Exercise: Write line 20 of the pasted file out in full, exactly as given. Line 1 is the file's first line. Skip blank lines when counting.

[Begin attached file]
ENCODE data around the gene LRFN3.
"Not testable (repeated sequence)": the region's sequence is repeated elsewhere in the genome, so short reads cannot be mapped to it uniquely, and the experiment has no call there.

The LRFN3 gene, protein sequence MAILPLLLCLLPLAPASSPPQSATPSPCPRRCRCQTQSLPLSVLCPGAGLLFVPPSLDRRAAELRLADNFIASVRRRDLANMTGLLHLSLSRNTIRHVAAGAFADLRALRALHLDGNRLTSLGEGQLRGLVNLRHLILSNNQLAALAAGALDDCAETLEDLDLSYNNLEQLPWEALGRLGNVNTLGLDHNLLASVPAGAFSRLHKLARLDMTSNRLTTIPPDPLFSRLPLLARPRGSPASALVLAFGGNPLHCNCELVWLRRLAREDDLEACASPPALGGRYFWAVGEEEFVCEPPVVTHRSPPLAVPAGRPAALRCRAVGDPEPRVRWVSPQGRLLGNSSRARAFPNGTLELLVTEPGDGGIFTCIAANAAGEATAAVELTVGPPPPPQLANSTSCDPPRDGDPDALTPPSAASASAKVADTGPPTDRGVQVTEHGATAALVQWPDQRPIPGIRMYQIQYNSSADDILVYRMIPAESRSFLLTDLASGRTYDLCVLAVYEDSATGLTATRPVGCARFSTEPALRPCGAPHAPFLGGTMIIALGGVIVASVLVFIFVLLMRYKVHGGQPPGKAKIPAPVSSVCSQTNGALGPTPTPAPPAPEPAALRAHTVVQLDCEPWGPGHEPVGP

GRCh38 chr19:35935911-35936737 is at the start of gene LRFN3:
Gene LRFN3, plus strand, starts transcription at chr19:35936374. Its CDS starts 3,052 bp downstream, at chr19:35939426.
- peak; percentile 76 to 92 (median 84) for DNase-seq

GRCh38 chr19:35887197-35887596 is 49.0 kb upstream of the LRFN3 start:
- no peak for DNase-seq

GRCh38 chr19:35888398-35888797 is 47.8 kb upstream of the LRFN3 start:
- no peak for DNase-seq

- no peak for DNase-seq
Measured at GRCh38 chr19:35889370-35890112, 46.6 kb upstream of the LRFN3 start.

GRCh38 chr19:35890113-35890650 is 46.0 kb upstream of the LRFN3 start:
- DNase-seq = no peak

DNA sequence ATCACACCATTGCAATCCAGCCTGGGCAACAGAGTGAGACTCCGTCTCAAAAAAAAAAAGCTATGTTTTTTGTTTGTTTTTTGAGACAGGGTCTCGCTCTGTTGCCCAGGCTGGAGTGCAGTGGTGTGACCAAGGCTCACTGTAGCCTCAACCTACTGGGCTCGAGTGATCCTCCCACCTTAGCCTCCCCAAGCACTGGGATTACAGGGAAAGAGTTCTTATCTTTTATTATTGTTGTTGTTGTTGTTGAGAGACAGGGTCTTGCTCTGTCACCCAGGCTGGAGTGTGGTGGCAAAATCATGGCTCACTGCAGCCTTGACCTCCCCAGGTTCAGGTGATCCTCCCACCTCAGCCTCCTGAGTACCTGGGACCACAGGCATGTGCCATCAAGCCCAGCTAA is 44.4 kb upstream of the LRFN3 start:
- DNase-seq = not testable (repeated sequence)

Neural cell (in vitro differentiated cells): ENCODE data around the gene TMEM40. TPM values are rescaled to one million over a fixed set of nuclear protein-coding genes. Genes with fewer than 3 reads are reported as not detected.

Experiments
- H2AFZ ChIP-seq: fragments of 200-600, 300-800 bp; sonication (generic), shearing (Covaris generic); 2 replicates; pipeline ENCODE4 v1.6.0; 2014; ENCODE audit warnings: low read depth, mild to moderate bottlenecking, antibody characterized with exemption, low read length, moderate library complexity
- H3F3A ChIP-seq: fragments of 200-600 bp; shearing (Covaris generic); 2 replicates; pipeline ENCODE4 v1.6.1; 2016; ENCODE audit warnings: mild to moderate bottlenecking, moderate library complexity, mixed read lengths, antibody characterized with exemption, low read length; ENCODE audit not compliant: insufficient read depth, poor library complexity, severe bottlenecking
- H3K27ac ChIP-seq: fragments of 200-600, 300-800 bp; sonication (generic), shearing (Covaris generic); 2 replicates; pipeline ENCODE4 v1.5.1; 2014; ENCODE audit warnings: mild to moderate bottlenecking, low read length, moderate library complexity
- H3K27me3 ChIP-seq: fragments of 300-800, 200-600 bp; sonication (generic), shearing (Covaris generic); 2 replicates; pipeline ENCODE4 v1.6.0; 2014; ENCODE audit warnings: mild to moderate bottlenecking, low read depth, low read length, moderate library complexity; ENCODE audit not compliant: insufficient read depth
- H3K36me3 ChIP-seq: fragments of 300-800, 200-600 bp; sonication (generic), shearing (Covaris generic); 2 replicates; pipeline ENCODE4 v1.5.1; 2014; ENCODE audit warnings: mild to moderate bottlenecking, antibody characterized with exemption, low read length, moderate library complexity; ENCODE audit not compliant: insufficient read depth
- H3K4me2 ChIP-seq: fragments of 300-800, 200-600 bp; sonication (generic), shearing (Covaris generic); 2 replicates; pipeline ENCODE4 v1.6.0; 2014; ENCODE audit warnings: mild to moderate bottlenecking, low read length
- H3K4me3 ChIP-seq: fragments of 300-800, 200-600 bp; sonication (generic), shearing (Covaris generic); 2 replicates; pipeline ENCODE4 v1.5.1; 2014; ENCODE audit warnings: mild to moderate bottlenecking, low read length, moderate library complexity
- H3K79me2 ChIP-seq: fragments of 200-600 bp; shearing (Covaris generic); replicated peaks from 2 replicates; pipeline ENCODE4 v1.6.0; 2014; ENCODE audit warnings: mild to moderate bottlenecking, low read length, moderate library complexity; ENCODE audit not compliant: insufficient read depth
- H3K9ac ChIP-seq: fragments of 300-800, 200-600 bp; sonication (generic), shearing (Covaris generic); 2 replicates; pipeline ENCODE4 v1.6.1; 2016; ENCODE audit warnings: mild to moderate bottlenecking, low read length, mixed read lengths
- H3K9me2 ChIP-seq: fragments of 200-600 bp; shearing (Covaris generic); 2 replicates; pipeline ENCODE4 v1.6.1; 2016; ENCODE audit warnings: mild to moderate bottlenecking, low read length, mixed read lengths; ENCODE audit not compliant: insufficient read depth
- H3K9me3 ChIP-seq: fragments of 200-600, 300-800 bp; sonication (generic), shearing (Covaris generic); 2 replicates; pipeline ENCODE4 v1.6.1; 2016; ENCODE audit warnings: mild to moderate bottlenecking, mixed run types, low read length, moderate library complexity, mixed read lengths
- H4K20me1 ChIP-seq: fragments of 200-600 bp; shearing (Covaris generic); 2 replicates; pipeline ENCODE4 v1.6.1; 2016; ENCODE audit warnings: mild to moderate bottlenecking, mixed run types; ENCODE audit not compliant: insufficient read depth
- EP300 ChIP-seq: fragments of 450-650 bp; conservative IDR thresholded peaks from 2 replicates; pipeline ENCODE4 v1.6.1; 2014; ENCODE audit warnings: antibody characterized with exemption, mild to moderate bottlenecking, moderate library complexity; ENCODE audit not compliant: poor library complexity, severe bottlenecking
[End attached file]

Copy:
- H3F3A ChIP-seq: fragments of 200-600 bp; shearing (Covaris generic); 2 replicates; pipeline ENCODE4 v1.6.1; 2016; ENCODE audit warnings: mild to moderate bottlenecking, moderate library complexity, mixed read lengths, antibody characterized with exemption, low read length; ENCODE audit not compliant: insufficient read depth, poor library complexity, severe bottlenecking